"Friendship" that is "Too Amorous for a Swain to a Swain" is the basis for one section in the long poem describing Behn's social circle, "Our Cabal." The verses on "Mr. Ed. Bed." describe the relationship between Philander and Lycidas as conventionally androgynous, with implicit overtones of sexuality. Philander, she writes, "nere paid / A Sigh or Tear to any Maid: / ... / But all the Love he ever knew, / On Lycidas he does bestow."

Homoeroticism is standard in Behn's verse, either in descriptions such as these of male to male relationships or in depictions of her own attractions to women. Behn was married and widowed early, and as a mature woman her primary publicly acknowledged relationship was with a gay male, John Hoyle, himself the subject of much scandal. Behn was known to have had male lovers throughout her lifetime, most notably the man allegorized as "Amintas" in her verses, but she also writes explicitly of the love of women for each other. Just as the emotional and physical closeness of males is justified by their androgynous qualities, so, for women, hermaphroditic characteristics transcend conventional boundaries by allowing the enjoyment of female and male qualities in lovers.

The breaking of boundaries in poetry, as in her life, caused Behn to be criticized as well as admired publicly. Her best-known poem, "The Disappointment," finely illustrates Behn's ability to portray scandalous material in an acceptable form. The poem was sent to Hoyle with a letter asking him to deny allegations of ill conduct circulating about his activities. Both the letter and the poem were reprinted in early miscellaneous collections. "The Disappointment" has been traditionally interpreted to be about impotence. But it is also about rape, another kind of potency test, and presents a woman's point of view cloaked in the customary language of male physical license and sexual access to females. The woman's perspective in this poem provides the double vision that plays the conventional against the experiential.

One evening Lysander comes across Cloris in the woods. They are in love, and he makes sexual advances. She resists and tells him to kill her if he must, but she will not give up her honor, even though she loves him. He persists. She swoons. He undresses her. She lies defenseless and fully exposed to him, but he cannot maintain an erection. He tries self-stimulation without success. She recovers consciousness, discovers his limp penis with her hand, recoils in confusion, and runs away with supernatural speed. He rages at the gods and circumstance but mostly directs his anger at Cloris, blaming her for his impotence.

The traditional interpretation of this poem is that Cloris, having been aroused by Lysander's advances, flees from him in shame and that the lovers are both disappointed by Lysander's inability to consummate their relationship sexually. But that is only one line of meaning in the poem. Embedded in the text is another interpretation of these fourteen stanzas. Cloris is definite: she says leave me alone or kill me. For her, defloration is a fate worse than death, and she will not endure dishonor even for one she loves. When Lysander continues to force her "without Respect," she lies "half dead" and shows "no signs of life" but breathing. Traditionally her passion and breathlessness have been read as sexual arousal, but they might just as easily be read as signs of her struggle to escape Lysander, which exhausts her. As soon as her struggle ends, he is "unable to perform." In the poem, even though Cloris is unconscious, Lysander unsuccessfully tries self-stimulation, ostensibly to continue the attack. Cloris awakens, however, and takes the first opportunity she has to run away from him as fast as she can. Her decision to flee may clearly be seen as an attempt to escape. When she sees the state of things, she shows no sympathy. Lysander's anger is greater than mere disappointment--he rants at the gods and the universe for his impotence and accuses Cloris of witchcraft. The extent of his rage is more that of a thwarted assailant than an embarrassed lover.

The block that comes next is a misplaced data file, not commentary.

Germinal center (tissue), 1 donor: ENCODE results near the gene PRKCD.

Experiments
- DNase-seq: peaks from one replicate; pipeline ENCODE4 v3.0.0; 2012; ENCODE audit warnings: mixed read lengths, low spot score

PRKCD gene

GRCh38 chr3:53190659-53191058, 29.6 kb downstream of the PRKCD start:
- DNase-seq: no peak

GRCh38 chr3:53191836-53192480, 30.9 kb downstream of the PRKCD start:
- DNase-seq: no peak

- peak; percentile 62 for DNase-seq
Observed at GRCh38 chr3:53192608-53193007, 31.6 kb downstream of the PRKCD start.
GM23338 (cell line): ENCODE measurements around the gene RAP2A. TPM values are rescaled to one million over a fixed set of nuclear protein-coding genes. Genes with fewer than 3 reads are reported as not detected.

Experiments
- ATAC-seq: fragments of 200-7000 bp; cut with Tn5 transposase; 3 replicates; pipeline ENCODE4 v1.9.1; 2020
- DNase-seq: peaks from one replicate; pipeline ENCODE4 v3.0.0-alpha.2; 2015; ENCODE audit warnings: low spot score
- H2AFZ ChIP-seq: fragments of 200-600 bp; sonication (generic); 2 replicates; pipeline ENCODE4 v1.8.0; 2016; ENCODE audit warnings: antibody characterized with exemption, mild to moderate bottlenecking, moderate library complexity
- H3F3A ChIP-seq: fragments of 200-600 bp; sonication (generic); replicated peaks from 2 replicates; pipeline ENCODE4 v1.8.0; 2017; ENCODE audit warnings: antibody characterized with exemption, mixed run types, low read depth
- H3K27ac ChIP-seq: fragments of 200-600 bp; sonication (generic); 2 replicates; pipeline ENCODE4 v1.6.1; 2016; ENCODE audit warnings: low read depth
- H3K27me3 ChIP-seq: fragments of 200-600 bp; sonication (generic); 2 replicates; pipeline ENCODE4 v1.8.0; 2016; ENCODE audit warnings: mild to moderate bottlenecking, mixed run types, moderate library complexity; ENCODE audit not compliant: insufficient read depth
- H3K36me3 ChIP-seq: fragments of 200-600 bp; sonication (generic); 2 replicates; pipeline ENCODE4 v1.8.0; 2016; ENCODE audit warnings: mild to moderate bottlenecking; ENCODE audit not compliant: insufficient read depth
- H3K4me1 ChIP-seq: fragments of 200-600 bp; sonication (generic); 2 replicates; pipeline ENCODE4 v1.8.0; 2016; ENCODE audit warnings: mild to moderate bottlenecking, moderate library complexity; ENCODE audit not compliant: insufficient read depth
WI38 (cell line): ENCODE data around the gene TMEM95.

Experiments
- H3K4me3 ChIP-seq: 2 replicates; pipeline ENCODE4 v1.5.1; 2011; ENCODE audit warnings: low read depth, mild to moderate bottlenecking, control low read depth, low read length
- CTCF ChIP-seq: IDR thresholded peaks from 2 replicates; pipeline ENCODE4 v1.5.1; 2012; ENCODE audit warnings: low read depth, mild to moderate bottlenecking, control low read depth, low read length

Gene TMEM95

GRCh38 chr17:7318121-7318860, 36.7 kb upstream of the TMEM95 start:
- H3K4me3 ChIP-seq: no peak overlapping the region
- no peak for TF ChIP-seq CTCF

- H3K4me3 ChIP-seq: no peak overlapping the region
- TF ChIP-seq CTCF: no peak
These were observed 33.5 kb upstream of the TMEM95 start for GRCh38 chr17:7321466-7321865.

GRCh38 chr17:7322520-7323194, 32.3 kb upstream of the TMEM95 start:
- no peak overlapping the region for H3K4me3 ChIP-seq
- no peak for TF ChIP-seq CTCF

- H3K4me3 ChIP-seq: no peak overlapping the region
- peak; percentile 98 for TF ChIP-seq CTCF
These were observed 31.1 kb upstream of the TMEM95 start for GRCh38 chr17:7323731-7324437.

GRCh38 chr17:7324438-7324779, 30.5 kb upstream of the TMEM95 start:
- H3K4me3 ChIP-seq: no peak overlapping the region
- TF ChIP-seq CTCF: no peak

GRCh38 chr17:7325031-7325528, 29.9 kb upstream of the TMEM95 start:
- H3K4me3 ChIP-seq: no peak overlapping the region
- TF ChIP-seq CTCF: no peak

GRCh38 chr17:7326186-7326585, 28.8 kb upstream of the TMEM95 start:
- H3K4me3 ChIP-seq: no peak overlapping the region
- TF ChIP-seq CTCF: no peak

For the first thirteen stanzas of the poem, the story is told in the third person, with an omniscient speaker. But in the last verse, in a startling change of voice to the first person, the speaker identifies herself with Cloris and closes the narrative in sympathy with the "Nymph's Resentments," which the speaker, as a woman, can "well Imagine" and "Condole." The usual interpretation of "The Disappointment" will stand in a conventional reading, but this point of view ignores a particularly female perspective that Behn clearly asserts when, in the last stanza, she identifies with Cloris and not Lysander. The unconventionality of this poem is apparent when it is contrasted with the presentation of joyous amorous relations in some of Behn's other poems.

One of her best-known verses, happily juxtaposed to "The Disappointment," is "Song: The Willing Mistriss." This poem describes how the female speaker becomes so aroused by the excellent courtship of her lover that she is "willing to receive / That which I dare not name." After three verses describing their lovemaking, she concludes with the coy suggestion, "Ah who can guess the rest?" The poem is a good example of Behn's treatment of conventional courtly and pastoral modes, as is the "Song. Love Arm'd," which describes Cupid's power to enamour.

Convention and ingenuity are further united in the poem "Song: The Invitation," where, witnessing Damon's pursuit of Sylvia, the speaker interposes herself to meet "the Arrows" of love and save Sylvia "from their harms" because Sylvia already has a lover and Damon would more appropriately be paired with the speaker.